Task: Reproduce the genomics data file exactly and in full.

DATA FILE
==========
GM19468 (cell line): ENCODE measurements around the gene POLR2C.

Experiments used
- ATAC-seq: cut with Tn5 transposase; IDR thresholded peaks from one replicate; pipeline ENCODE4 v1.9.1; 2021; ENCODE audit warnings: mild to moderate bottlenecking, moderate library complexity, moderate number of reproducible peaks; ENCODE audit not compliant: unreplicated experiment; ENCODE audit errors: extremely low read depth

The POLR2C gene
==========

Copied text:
GM19468 (cell line): ENCODE measurements around the gene POLR2C.

Experiments used
- ATAC-seq: cut with Tn5 transposase; IDR thresholded peaks from one replicate; pipeline ENCODE4 v1.9.1; 2021; ENCODE audit warnings: mild to moderate bottlenecking, moderate library complexity, moderate number of reproducible peaks; ENCODE audit not compliant: unreplicated experiment; ENCODE audit errors: extremely low read depth

The POLR2C gene